Juxtapose

A slide show through my December would consist of a mad-fast jumble of contrasts.

Twenty crazed minutes mid-Saturday inside a crowded Walmart in Portland, Oregon, accompanied by overloud, carnival-toned Christmas songs.

A quiet, tearful hour or two curled up next to my frail and ailing–to be honest, dying–95-year-old grandmother.

Faces against windows, pressed closer to better see commercial displays of lights and merchandise. Airports full of strangers. Streets and stores packed with shoppers. Some cross. Some kind. Not a one in any way as invisible or insignificant as they all seem to be to one another.

Primary children and cousins pressed up closely against the glass in front of a pink-tiled baptismal font. A crowded but cosy chapel (or two, or three). A dining and living room full of friends and family. Not just known, but also much loved.

Frantic (and exhausting) busyness.

Precious few quiet moments, desperately stolen from the demands of the day.

Smog. Sun. Grey. Green. Hurt and heartbreak. Love and Joy. Crowds. Quiet. Sickness. Health. Death. Birth.

Even knowing what I know, sometimes I don’t quite know what to make of it all.

Do you?

About Dalene

(Blog Team) began blogging as a legitimate way to avoid housework and to keep a journal of sorts. In her other life she wants to be excellent at a number of things, but in this one she's settling for baking a mean sour cream lemon pie, keeping most of the points on her quilt blocks in line, being a loyal friend and aspiring to moments of goodness as a wife and mother.

14 thoughts on “Juxtapose

  1. Nope. Sometimes I think knowing what I know makes it even harder to make of it all.

    But oh, the beauty in the chaos… And delighted in this: “Not a one in any way as invisible or insignificant as they all seem to be to one another.”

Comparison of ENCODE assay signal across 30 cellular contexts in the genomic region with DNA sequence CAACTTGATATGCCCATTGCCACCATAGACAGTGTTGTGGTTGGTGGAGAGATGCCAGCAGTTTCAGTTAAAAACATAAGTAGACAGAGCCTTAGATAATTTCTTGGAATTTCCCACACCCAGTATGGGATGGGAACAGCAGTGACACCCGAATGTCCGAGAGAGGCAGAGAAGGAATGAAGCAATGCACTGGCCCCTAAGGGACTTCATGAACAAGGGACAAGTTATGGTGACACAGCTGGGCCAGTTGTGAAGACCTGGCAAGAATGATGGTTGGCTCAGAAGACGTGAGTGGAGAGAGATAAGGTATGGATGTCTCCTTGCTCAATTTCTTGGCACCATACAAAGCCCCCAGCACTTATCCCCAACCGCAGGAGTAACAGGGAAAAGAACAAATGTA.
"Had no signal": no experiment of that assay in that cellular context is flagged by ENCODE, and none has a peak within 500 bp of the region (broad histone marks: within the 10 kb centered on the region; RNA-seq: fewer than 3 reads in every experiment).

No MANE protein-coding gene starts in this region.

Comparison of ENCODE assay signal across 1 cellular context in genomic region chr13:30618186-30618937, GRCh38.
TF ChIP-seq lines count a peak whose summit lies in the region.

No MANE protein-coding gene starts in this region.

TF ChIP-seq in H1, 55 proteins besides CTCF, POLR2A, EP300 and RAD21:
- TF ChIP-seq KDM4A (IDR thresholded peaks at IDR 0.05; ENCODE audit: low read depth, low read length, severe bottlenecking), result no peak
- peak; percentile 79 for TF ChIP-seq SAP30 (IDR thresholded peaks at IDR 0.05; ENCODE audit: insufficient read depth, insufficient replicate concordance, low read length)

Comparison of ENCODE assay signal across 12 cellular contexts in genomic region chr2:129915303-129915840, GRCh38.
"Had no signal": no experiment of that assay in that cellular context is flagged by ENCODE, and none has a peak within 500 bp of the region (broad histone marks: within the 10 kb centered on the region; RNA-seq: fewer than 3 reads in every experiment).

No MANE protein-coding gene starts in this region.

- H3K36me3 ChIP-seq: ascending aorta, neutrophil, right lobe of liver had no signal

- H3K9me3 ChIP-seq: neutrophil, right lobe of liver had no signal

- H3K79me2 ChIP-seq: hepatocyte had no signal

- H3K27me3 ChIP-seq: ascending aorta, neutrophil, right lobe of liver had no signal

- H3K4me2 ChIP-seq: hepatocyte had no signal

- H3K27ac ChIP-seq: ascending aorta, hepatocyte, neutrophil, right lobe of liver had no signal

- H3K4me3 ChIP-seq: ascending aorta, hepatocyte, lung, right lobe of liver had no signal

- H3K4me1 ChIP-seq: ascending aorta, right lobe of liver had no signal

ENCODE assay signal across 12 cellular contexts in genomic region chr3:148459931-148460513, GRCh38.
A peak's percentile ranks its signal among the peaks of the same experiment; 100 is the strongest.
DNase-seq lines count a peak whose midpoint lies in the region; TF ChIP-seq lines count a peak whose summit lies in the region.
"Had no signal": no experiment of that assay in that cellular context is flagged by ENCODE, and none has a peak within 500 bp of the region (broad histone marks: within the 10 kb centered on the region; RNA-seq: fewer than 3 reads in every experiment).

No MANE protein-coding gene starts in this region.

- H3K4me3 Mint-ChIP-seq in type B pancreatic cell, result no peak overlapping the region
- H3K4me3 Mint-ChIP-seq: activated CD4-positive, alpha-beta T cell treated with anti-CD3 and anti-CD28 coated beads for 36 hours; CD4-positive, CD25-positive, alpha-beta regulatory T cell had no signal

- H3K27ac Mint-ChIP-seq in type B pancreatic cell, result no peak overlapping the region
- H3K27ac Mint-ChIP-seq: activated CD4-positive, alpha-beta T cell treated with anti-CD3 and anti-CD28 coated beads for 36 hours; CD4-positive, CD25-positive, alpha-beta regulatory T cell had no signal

Thank you!

  2. Don’t you wonder, apart from human relationships, which is obvious, how much of the other “stuff” (not only physical stuff but all the other packages “stuff” comes in – stress, time pressures; responsibilities, etc) really is counting for much in the next life? Or does it? And if so, what’s the connection? What’s the relationship? How does it matter?

    I had such a pressured, unorganized, discombobulated (?) December that left me exhausted and down with the flu. What’s the relevance to eternity?

    Christmas Eve I was moved to tears of emotion seeing each of my grandchildren and children breaking bread together at my table (our traditional Christmas Eve gathering and dinner). But were the tears from exhaustion? Or love? I don’t know. I guess because of my age I really wonder how much of the majority of the responsibilities and happenings of my
    days have any relevance to the next life.

  3. Dalene, this was lovely. And I’m so sorry about your grandmother.

    I don’t know how to make sense of the contrasts either. December seems to amplify everything, and I’m a little weary from the sheer amount of feeling.

    I love that last picture, with one tree lit and the other dark. I’ve never noticed that before.